For mountain biking devotees of Lake Pueblo State Park, fear has turned to relief.

Beloved singletrack seemed in the crosshairs with Colorado Parks and Wildlife’s April draft plan that called for the closure of connections through areas known as Rock Canyon, Skull Canyon and Arkansas Point. That fired up riders who’ve come to regard the park as “the Fruita of the Front Range” for its dry terrain year-round.

Apparently, they’ve been heard.

The new plan puts those coveted connections back online and keeps a total 91% of trails on the South Shore, the popular base of the system sprawling 50-plus miles.

And the outlook is even better than the percentage suggests, said Adam Davidson, president of the Southern Colorado Trail Builders. He explained that most segments up for closure are meaningless trail braids and dead-end spurs.

“In terms of trail users,” he said, “the percentage of trails retained is actually a lot higher. If I had to guess, it’s probably 95% to 98%.”

The stretches called Waterfall, Log Drop and Creekside account for “the only closure of actual significance,” he said. Land managers deemed the route harmful to a riparian zone. Also, they said an archaeological site demands a reroute of Arkansas Point — the debated alignment in the previous plan has been revised.

Davidson said he understands the moves, considering the ultimate goal of the overdue assessment: “to heal the wound that is the trail system right now,” he said. “Priority No. 1 is to make the system sustainable.”

What prompted the review was an order by the Bureau of Reclamation, which owns the park and handed operational duties to CPW in 1975. The Southern Colorado Trail Builders grew its nonprofit organization through people who went on to blaze trails without proper oversight — a fault that has only recently been conceded.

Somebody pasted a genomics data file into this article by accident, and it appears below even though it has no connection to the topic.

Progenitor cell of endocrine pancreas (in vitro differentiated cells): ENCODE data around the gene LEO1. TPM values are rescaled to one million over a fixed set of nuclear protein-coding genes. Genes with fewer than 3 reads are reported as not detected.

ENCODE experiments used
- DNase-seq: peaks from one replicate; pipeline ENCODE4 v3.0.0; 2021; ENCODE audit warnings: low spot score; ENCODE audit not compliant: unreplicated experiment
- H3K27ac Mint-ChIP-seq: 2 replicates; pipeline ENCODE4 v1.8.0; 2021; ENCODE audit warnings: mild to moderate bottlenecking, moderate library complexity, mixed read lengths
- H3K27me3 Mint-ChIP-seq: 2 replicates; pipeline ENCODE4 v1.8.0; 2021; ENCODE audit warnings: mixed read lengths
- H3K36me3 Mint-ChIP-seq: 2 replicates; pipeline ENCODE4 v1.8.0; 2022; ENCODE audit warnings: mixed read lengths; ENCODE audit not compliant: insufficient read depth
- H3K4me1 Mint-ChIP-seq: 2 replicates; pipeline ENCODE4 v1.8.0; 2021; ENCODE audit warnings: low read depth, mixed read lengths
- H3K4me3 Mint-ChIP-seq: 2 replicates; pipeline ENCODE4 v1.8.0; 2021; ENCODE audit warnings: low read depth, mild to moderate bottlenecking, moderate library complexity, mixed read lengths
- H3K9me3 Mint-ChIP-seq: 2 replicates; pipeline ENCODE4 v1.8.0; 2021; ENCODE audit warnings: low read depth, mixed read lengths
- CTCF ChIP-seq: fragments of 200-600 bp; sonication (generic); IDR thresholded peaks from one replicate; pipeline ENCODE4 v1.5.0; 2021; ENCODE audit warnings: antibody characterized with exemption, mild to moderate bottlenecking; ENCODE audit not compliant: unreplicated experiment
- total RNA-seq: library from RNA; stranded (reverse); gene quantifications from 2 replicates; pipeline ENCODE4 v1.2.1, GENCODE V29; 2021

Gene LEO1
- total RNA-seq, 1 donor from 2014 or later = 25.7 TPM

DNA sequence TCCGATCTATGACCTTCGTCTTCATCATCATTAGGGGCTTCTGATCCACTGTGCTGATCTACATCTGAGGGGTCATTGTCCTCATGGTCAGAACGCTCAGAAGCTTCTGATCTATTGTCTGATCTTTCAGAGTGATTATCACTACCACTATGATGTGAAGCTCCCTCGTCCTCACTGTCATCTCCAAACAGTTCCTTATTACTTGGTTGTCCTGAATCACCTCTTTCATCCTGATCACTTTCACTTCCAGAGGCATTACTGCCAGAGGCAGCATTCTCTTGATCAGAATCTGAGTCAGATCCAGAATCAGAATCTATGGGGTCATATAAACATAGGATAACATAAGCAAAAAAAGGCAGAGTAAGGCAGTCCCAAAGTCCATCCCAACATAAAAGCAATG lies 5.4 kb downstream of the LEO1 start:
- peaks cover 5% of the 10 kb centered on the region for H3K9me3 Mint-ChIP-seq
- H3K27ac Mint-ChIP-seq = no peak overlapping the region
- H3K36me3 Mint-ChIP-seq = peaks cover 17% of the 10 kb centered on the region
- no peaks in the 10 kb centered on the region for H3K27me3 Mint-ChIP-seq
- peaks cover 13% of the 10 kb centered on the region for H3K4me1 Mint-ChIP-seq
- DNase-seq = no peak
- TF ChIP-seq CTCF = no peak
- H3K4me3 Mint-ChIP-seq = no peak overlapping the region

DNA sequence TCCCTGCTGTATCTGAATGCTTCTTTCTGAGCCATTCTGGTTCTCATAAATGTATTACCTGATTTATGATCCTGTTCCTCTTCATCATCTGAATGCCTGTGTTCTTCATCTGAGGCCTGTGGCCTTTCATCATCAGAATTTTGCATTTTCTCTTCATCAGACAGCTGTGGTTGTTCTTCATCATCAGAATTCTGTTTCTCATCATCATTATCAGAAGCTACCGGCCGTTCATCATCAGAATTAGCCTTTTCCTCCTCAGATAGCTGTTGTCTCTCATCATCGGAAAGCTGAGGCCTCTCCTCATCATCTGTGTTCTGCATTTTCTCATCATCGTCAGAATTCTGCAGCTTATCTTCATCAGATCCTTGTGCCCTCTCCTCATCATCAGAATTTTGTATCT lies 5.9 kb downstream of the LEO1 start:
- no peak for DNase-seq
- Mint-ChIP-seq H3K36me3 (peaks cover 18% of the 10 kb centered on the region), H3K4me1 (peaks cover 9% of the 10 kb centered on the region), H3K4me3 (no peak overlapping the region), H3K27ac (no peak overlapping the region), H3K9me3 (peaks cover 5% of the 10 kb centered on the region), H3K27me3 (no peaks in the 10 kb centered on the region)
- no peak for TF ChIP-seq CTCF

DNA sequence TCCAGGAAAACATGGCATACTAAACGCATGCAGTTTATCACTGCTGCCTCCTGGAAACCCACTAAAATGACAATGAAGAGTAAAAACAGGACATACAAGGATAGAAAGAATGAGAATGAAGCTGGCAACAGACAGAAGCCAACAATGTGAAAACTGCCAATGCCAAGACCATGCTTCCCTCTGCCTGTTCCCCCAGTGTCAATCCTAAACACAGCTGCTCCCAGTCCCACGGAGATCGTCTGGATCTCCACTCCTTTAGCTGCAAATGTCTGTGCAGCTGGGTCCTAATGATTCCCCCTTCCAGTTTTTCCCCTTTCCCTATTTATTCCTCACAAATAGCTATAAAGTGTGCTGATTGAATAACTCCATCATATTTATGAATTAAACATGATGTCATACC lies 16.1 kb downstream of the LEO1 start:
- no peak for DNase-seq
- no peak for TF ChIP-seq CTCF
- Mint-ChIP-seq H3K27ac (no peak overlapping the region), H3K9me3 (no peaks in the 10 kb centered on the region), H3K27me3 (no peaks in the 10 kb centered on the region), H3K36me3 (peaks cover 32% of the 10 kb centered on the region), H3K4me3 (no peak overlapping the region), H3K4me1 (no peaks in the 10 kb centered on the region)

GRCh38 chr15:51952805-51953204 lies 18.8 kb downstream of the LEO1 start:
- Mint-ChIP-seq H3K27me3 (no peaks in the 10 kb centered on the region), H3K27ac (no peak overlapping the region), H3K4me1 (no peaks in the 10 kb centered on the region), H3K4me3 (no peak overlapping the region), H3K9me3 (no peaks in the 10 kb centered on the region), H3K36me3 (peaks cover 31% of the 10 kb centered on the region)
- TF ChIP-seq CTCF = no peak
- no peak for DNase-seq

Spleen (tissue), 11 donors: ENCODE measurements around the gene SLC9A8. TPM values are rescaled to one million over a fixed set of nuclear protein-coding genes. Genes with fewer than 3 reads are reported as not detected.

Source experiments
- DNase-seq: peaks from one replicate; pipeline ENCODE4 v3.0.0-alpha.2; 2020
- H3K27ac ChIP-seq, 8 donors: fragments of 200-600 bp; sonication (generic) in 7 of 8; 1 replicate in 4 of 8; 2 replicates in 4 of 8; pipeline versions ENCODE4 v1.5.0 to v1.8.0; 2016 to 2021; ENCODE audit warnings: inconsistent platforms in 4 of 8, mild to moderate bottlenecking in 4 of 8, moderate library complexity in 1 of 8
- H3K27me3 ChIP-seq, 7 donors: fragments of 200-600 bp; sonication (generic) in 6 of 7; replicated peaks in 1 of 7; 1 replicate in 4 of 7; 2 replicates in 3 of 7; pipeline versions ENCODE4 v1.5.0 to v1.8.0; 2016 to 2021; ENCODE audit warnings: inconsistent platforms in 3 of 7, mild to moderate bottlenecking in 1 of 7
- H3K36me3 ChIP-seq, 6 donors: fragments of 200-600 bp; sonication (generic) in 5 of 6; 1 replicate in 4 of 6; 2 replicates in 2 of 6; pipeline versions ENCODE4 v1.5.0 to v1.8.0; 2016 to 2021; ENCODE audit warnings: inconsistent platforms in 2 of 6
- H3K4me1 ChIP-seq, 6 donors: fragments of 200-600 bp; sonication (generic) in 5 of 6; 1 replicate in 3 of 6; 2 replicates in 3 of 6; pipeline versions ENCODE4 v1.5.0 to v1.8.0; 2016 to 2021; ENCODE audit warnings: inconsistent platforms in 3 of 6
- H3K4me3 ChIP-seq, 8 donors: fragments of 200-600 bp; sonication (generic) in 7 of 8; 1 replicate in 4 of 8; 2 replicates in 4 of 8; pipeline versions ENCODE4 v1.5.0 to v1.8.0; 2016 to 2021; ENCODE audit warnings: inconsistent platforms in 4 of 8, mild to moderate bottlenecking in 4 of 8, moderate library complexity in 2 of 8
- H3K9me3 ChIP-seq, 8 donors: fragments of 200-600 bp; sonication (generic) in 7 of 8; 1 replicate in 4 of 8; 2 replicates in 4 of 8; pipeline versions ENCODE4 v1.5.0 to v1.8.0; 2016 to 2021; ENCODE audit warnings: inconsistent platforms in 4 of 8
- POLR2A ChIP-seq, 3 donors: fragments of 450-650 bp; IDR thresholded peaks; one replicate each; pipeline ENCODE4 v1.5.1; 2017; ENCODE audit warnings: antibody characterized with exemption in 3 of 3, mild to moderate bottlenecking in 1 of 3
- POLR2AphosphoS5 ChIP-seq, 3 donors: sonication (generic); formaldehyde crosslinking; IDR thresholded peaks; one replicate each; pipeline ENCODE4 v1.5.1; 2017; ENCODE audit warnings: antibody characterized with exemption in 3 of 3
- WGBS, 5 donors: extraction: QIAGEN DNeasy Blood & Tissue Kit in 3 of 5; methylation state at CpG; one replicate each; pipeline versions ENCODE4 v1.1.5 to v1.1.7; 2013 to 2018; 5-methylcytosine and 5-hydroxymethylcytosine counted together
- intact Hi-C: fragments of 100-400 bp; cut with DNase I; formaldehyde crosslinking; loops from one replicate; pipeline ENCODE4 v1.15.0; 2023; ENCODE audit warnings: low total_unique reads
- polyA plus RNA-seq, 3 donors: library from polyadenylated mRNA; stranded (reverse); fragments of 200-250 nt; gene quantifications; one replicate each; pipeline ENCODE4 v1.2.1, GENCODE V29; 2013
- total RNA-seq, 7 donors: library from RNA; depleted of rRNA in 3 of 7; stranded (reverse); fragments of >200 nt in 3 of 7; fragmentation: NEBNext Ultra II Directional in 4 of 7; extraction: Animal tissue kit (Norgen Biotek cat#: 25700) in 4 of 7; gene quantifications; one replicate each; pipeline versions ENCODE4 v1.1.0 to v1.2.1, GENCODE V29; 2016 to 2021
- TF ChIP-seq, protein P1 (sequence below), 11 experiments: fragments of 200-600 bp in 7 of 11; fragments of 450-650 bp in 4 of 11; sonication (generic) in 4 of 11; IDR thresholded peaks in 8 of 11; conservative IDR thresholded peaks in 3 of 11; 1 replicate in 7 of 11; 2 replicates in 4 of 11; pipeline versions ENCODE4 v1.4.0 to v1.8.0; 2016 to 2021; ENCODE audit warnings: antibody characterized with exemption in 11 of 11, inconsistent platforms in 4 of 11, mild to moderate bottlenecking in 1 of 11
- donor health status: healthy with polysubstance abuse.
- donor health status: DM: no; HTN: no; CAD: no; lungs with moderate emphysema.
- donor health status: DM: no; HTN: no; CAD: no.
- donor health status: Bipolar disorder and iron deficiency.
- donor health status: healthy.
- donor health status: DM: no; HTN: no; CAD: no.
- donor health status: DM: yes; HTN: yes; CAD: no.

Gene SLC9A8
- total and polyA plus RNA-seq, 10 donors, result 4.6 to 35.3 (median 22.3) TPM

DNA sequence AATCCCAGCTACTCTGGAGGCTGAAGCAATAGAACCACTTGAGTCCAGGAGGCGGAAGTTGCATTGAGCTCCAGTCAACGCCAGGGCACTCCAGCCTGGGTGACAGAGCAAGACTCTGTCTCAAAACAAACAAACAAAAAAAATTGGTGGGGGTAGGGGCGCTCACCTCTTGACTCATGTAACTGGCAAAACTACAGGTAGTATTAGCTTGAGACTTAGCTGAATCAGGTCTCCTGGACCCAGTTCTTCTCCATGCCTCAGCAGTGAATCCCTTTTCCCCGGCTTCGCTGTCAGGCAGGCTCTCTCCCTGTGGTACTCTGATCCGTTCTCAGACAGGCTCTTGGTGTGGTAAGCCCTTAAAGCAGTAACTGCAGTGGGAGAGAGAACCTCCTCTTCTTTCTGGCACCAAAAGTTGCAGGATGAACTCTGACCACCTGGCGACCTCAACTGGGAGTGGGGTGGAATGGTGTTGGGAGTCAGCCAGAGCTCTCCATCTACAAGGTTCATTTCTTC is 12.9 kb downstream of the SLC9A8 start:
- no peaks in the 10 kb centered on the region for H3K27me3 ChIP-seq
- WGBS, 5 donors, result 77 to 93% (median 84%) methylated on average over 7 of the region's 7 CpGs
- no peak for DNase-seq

“From lack of management on both sides, from CPW and Bureau of Reclamation over the years, we found ourselves with a pretty beloved trail system that was created socially and not formalized,” said Monique Mullis, Lake Pueblo’s manager.

The draft plan represented “a very resource-heavy approach,” she said — accounting for trails that posed possible risks to the environment and historically relevant sites. With the public outcry, “we were able to go back and kind of reassess and take a bigger picture look,” Mullis said.

“The good news is, people did care, and it’s because of that draft plan that we were able to do the more rounded approach. I think we did find the balance between resource protection, safety and also public demand.”

Now the plan goes to the Bureau of Reclamation for review. Mullis said she anticipated approval by next summer.

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